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Which TV stations received the most money from the Broadcasting Fund in the last three years?

31 May 2018
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In 2017, the largest funding from the Broadcasting Support Fund, distributed by the Broadcasting Coordinating Council (BCC), was received by SOR TV and Radio Soroca managing company, specifically MDL 424,000. The largest amount in 2016 was allocated to Gurinel TV channel: MDL 500,000; while in 2015, Moldova Sport benefited from MDL 600,000, later turning from a specialized channel to a general one and changing its name to Impact TV. The executive director of the Electronic Press Association (APEL), Ion Bunduchi, pointed out the lack of clear and objective criteria for nomination of the winning applications and determination of the assigned amounts. The expert believes that for better use of money, these funds should be managed by an independent organization, under the BCC supervision.

According to the Council's activity report, the broadcasting regulator allocated MDL 1,523,000 for support and promotion of local audiovisual shows and programs in 2017. A total number of 25 audiovisual projects were funded (13 TV and 12 radio projects).

The largest funding in 2017 was assigned to Mar-Sor, the founder of SOR TV and Radio Soroca. In total, this company received MDL 424,000, out of which MDL 300,000 were distributed to SOR TV for the ‘Life Without Violence’ project (18 issues of 60 minutes each) and MDL 100,000 to Radio Soroca for the ‘Save the Children’ project (32 issues of 60 minutes each).

The founder of Mar-Sor is Violina Cernatinschi, with a 100% share, and its manager is Constantin Volnitchi. Mar-Sor was founded in 2001.
The second broadcaster awarded the highest amount, is FLOR-TV for the ‘How to Love Your Child’ project (12 issues of 60 minutes each). The respective channel was allocated MDL 200,000.

In 2016, BCC allocated MDL 1,154,600 from the Broadcasting Support Fund to finance production of public interest audiovisual programs. In total, 8 broadcast projects were financed.

That year, most of the money was distributed to Gurinel Media, the founder of Gurinel TV channel, for the ‘Children’s World’ programme (30 issues of 60 minutes). BCC allocated MDL 500,000 to Gurinel TV for this programme.

The owner of Gurinel Media is Eduard Gurin, with a 100% share, and the manager of the company is Olga Gurin. The enterprise was founded in 2012. Gurinel TV is a television with programs for children.

The second TV channel with the most funding in that year was Elita TV, offered MDL 100,000 for the ‘As It Is’ programme (8 issues of 45 minutes).

In 2015, BCC took the decision to finance 17 broadcast projects from the Broadcasting Support Fund, with MDL 1,450,720.

The Fund’s largest amount in 2015 was given to Mediamax TV, the founder of Moldova Sport channel. In order to produce the total volume of broadcasting within the projected submitted to the contest, BCC allocated MDL 600,000.

In June 2017, Moldova Sport specialized channel turned into Impact TV, as a general channel. The channel’s new owner was Marcel Darie, politician and leader of the ‘Frontul Salvarii Moldovei‘ [Moldova's Salvation Front] Party and president of the National Arm-wrestling Federation of Moldova.

Moldova Sport was the first sports television channel in Moldova, launched on 30 May 2014, and acknowledged as a personal project of Tudor Gorea, president of the Oriental-Kickboxing Federation of Moldova.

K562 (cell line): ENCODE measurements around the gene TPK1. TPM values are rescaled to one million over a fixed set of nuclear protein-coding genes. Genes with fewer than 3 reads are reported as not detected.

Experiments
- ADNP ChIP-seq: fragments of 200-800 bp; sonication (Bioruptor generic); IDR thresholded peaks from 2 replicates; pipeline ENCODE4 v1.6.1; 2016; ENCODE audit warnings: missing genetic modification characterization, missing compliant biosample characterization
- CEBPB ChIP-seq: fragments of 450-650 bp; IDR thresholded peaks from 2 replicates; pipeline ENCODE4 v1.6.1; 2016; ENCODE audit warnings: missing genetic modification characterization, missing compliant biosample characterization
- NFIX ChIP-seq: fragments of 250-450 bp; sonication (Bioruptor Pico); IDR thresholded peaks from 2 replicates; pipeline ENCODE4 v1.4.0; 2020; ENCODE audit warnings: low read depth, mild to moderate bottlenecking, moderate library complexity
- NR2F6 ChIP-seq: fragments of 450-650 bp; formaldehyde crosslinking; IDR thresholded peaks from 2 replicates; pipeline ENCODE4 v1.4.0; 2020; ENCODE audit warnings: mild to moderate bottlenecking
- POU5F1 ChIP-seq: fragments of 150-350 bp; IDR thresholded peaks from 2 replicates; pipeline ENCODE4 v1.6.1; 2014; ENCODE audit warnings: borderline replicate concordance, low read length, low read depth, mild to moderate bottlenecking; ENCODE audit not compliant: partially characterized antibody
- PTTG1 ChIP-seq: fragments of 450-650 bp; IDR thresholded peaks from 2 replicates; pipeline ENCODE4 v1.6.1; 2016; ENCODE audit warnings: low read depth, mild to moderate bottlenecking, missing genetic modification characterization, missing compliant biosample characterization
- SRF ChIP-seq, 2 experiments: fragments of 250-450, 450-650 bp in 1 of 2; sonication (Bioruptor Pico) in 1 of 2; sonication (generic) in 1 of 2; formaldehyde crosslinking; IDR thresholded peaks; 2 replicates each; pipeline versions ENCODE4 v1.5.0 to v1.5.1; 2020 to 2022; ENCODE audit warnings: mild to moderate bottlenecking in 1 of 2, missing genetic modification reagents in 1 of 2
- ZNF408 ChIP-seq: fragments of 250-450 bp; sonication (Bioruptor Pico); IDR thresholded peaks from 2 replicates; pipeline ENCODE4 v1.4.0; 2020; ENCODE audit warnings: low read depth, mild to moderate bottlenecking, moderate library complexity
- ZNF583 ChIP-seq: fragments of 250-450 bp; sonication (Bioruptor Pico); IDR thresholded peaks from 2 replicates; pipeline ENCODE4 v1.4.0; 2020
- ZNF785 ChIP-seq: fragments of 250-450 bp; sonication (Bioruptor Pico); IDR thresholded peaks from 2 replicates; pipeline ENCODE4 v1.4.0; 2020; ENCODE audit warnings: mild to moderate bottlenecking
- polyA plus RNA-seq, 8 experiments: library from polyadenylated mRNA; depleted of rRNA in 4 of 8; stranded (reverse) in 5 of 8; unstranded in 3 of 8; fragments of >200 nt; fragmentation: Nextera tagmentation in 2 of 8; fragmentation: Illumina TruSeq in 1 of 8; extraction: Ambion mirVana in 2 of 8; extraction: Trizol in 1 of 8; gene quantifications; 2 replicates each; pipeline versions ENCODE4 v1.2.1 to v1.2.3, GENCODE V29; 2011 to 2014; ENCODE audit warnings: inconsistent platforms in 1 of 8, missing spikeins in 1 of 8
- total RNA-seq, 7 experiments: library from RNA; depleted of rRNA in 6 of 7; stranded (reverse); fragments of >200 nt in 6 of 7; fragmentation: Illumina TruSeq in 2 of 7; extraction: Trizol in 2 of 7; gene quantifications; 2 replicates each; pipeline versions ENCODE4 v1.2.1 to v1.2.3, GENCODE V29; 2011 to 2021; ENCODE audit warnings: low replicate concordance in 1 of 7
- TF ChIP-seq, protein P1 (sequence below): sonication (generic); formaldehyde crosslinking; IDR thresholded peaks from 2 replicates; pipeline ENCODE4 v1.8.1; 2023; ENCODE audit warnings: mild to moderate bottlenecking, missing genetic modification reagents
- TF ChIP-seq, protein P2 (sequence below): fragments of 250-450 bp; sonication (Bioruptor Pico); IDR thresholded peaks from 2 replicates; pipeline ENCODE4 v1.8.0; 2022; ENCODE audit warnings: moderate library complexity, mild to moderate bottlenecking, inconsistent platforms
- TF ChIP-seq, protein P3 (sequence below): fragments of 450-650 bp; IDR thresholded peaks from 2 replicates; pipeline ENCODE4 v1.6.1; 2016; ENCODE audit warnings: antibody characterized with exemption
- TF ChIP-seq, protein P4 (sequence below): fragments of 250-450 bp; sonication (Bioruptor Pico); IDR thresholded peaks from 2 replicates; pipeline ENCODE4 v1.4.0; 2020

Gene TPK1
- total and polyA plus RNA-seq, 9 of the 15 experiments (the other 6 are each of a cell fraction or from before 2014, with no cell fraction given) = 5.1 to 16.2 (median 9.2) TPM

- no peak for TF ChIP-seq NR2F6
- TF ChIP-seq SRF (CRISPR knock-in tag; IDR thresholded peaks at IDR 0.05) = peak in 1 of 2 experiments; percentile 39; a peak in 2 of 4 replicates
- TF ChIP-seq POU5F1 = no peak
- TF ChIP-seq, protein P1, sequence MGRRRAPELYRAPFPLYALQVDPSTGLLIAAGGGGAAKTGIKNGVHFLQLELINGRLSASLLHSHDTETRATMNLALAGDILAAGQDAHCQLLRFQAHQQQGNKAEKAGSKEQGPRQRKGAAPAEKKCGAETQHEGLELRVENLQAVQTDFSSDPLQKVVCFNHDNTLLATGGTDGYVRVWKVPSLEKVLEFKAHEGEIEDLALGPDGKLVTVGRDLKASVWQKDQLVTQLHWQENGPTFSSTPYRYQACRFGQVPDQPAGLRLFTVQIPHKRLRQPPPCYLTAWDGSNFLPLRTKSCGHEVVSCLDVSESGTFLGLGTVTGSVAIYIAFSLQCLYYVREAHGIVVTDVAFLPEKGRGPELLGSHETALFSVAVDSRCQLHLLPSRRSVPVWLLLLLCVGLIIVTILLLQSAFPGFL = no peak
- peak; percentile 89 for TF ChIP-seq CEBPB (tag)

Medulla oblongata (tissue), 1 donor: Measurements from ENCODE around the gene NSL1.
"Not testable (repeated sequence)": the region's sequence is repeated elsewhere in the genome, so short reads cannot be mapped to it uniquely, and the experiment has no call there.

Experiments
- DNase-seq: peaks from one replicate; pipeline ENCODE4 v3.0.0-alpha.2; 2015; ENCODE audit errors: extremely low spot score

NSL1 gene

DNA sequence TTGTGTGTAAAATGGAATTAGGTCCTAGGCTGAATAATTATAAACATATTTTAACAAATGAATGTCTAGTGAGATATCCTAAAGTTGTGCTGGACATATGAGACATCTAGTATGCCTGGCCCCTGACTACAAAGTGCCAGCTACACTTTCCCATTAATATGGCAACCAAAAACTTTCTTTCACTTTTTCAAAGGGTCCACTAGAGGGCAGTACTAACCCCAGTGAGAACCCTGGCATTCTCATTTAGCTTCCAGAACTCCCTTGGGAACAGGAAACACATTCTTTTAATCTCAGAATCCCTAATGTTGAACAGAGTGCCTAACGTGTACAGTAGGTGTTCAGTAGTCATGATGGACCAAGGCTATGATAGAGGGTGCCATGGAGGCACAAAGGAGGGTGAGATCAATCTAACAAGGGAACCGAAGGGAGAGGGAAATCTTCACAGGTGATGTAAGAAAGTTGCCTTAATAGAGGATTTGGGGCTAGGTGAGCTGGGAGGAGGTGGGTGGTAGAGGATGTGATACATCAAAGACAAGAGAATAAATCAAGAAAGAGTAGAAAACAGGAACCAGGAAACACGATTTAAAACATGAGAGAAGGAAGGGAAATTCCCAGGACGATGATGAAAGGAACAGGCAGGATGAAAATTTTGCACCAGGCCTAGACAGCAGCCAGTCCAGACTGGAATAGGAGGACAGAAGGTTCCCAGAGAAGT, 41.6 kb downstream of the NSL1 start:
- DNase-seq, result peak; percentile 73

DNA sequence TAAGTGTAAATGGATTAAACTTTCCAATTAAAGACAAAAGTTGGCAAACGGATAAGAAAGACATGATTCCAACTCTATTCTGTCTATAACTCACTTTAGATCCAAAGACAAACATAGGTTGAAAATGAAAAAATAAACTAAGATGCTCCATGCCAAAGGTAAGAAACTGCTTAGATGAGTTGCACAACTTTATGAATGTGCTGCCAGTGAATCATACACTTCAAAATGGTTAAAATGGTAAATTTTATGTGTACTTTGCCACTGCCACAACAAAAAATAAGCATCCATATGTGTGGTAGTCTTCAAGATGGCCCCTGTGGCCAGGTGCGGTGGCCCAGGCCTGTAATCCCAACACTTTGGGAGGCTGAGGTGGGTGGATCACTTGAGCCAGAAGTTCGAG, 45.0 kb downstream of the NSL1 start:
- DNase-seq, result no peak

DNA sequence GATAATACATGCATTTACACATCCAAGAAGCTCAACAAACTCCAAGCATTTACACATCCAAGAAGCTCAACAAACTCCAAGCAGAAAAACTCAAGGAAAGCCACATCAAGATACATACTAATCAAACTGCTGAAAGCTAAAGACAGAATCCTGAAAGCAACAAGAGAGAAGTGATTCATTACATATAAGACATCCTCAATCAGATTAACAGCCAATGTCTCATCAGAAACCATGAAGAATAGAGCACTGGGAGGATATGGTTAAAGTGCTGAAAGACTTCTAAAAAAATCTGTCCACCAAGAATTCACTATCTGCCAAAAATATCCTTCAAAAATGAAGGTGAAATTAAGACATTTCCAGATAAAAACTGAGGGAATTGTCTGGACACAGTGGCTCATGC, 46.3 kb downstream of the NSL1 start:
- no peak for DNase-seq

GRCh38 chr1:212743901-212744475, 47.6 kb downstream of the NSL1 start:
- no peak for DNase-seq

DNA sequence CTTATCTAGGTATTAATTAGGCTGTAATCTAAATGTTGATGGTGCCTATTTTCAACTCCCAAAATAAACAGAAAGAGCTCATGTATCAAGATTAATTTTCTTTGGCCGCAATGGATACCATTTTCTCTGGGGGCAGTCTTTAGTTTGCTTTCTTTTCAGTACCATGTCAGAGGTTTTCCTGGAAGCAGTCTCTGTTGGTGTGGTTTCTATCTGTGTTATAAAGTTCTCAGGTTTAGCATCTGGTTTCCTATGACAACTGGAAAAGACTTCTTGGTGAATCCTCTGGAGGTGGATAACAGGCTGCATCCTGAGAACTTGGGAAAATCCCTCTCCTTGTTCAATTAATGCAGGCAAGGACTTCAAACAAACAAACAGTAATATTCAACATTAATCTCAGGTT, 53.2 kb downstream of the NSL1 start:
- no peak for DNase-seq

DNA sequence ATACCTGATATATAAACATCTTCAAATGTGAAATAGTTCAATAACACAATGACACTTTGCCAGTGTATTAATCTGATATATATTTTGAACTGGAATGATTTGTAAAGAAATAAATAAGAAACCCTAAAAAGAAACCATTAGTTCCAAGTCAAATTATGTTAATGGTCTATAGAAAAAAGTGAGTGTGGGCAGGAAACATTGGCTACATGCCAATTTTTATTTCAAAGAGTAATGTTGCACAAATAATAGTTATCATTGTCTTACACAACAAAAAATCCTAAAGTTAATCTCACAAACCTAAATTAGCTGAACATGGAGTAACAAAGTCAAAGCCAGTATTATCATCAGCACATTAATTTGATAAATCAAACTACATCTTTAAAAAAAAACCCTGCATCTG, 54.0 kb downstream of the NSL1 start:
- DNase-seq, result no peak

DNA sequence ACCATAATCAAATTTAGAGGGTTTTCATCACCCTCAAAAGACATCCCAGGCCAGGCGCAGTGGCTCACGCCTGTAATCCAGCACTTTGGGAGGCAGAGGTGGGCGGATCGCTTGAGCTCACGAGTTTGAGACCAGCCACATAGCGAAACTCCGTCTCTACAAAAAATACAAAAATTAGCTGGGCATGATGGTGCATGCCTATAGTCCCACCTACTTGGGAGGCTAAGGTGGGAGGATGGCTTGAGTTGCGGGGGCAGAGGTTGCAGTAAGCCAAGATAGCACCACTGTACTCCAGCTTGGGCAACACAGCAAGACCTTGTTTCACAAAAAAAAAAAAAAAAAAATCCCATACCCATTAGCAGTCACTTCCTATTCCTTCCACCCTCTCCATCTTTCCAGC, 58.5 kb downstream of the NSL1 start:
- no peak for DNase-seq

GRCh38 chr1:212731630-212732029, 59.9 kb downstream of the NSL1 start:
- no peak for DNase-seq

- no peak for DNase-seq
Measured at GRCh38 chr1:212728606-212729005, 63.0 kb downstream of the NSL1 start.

The TV channels Busuioc TV and Prut each received MDL 100,000 in 2015.

Contacted by to comment on the way the applications and assigned amounts for broadcasters support are designated, APEL executive director, Ion Bunduchi, said that the mechanisms are not too clear:  ‘Fund’s sources have been offered to several broadcasters, on a competitive basis, for programmes tackling important topics. So far so good. Though until today, BCC has no clear, objective, measurable criteria either for the contest winning entries designation or for the determination of the amounts to be allocated. This creates too much room for errors. Moreover, there is no comprehensive and in-depth assessment of the real impact of pecuniary financial resources allocated to broadcasters’, Bunduchi said.

The media expert said that, although BCC's last year support for editorial projects from the Fund sources is welcomed, this money could also be used to solve other problems: ‘For instance, supporting the few channels that had to give up national multiplex A slots because of the extremely high tariffs (EUR 5,600 per month); or the local/regional broadcasters’ periodic audience measurement (they do not have resources to pay such services, while the audience data is very important when talking to advertisers); or creating a continuous training centre for audiovisual employees; opening a centre for subtitling, sounding, doubling television programs/ films, etc’.

Likewise, APEL executive director mentioned that, albeit the Broadcasting Fund is formed of broadcasters' contributions, a significant part of it, about a third, is used for other purposes, including travel of BCC members to various meetings outside the country. Therefore, the expert believes that a more acceptable option would be for the Fund to be managed by an independent organization, under the BCC supervision.
The Broadcasting Support Fund consists of revenues from licensing fees under the current legislation and revenues from the annual fees for covering regulatory expenses, paid by broadcasters as 1% amount of the annual turnover and grants.

Allocation of the Fund gathered sources is made upon a BCC's decision, and can be spent to fund social interest programs production by broadcasters (cultural, educational, etc.); organization of seminars, trainings, etc.; for capacity building, promotion of audiovisual communication principles and others.